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Legislative Assembly for the ACT: 2001 Week 9 Hansard (21 August) . . Page.. 3054 ..

MR MOORE (continuing):

harm to themselves or another person. It is a highly intrusive intervention and for this reason was included in the legislation.

Under the terms of the act, section 245 required me to review the first 12 months of operation in relation to therapeutic protection, and I have now tabled a copy of the review. The purpose of the review was to determine whether therapeutic protection was being provided in appropriate cases and in appropriate ways to evaluate the effectiveness of therapeutic protection orders. On 15 June 2001, the Legislative Assembly was informed of the terms of reference of the review. Therapeutic protection orders are part of the act, division 5, sections 232 to 245. They are highly intrusive orders which entitle the chief executive of the Department of Education and Community Services to confine a young person in order to provide a particular treatment or a therapy.

Under the act, the chief executive of the Department of Education and Community Services may take certain action when providing therapeutic protection for a child or young person. The action includes restricting exit from a place, using reasonable force, personal searches, close or constant supervision and restriction on contact. Although no therapeutic protection order has been made in relation to a young person, there have been a number of cases where a therapeutic protection order was considered or was likely to be considered.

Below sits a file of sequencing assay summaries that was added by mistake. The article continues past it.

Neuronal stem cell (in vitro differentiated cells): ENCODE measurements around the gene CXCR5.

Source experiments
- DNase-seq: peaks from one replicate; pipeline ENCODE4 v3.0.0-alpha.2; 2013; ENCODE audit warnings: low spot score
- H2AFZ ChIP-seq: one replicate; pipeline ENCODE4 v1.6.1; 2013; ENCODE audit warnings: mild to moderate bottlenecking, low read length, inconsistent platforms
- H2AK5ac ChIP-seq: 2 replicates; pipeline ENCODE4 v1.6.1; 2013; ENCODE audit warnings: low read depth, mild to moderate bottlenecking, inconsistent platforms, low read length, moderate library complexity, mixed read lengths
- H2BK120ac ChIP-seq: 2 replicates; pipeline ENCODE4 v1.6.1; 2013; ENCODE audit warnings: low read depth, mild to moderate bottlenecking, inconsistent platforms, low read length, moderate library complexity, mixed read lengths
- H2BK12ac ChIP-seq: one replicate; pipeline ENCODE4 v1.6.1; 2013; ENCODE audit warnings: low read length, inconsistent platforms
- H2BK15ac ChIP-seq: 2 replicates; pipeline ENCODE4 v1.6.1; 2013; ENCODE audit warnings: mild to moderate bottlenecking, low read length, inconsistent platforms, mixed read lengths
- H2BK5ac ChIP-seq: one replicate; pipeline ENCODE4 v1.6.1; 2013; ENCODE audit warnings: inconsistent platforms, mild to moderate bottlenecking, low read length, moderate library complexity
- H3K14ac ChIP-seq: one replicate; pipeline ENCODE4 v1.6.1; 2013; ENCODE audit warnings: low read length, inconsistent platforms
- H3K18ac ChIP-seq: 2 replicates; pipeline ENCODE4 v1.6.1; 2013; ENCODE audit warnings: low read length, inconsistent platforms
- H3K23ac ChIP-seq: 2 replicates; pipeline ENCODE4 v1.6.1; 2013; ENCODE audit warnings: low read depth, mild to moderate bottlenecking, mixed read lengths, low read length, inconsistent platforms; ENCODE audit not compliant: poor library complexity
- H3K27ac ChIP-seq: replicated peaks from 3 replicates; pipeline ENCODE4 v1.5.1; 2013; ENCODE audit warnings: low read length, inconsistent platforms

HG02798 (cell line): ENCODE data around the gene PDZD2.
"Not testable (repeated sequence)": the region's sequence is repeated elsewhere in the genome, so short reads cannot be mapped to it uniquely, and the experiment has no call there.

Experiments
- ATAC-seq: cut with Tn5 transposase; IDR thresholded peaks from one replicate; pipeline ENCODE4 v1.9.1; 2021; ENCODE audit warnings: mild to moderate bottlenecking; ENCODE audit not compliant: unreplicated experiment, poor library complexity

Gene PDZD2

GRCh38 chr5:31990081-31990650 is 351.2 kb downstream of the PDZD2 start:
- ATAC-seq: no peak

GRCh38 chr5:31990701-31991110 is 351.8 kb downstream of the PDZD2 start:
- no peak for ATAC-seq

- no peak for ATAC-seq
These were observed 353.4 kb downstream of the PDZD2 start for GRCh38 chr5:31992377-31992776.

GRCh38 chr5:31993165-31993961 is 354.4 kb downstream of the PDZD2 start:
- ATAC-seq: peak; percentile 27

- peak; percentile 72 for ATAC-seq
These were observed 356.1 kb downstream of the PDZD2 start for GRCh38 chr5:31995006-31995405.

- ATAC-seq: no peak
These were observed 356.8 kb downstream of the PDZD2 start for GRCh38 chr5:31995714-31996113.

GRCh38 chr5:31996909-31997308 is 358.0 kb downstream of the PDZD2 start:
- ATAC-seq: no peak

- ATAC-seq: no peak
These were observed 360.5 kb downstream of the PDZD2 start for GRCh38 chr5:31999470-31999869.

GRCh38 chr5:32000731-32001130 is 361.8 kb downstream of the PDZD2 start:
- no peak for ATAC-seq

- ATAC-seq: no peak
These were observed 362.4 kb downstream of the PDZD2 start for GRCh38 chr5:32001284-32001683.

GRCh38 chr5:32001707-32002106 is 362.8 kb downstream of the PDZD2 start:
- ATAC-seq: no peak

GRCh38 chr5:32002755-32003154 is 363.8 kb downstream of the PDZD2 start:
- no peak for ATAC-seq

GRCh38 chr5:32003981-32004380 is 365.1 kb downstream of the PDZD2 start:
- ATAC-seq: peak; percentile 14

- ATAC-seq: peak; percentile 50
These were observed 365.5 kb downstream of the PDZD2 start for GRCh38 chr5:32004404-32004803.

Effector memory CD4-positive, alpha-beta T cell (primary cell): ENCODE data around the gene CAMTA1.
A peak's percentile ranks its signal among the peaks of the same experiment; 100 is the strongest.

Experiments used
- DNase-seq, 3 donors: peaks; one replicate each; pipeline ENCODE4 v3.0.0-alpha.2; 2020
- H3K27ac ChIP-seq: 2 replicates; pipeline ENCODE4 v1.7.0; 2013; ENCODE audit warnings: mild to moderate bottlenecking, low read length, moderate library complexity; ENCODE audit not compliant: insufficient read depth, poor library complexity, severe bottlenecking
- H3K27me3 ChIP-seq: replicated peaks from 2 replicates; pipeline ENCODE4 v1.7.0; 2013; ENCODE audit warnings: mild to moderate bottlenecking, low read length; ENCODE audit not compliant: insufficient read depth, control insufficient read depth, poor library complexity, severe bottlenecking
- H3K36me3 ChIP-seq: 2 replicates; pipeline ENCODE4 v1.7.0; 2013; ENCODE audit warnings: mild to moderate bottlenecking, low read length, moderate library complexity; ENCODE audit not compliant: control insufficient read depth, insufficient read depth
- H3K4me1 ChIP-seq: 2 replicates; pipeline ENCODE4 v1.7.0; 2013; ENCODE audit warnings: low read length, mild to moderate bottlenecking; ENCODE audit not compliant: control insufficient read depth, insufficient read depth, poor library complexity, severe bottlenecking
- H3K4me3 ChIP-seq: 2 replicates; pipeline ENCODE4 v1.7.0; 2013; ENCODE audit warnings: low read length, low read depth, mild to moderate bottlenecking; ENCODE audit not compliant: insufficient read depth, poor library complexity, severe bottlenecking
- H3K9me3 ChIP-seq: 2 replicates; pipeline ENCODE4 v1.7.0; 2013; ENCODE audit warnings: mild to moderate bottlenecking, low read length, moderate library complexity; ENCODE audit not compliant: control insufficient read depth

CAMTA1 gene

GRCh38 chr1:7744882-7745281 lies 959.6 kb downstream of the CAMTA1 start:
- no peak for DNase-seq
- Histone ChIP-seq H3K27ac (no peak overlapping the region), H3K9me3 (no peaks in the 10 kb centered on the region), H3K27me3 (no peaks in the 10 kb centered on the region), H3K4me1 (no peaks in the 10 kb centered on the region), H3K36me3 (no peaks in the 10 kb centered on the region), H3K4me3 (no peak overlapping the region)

RPR Consulting was contracted by the Department of Education and Community Services to undertake the review. The review follows considerable changes that have occurred since 1998 in the arrangements for service delivery to families and young people in out-of-home care. The review took place against the background of the Clark report of 1998 into substitute care, which resulted in significant reform of the sector. This included the outsourcing of foster care to non-government agencies and the introduction of the looking after children system of guided practice across the sector.

The government agrees with the five recommendations made by the review. The recommendations are in relation to adolescent mental health beds, improved coordination of monitoring, review of the proposed ISCG at the completion of six months, individual support packages, and a broader review of young people with intensive support needs. Mr Speaker, the issue of adolescent mental health beds will be considered in the broader review of intensive youth support. It is agreed that improved coordination and monitoring of cases should be achieved through the establishment of the intensive support coordination group, which is the ISCG to which I referred earlier, as suggested by the review.

An initial meeting of the coordination group has been held. The group includes key decision makers and service coordinators from the care, health and justice systems. I believe that reviewing the functions and outcomes of the proposed consultation group over six months seems premature in view of the small numbers and the complexity of the children and young people involved. It would be more reasonable to review after a period of 12 months. Individual contracting of care in consultation with other service providers has been a feature of the substitute care service in the past 12 months. The department is keen to extend the use of these more flexible arrangements.

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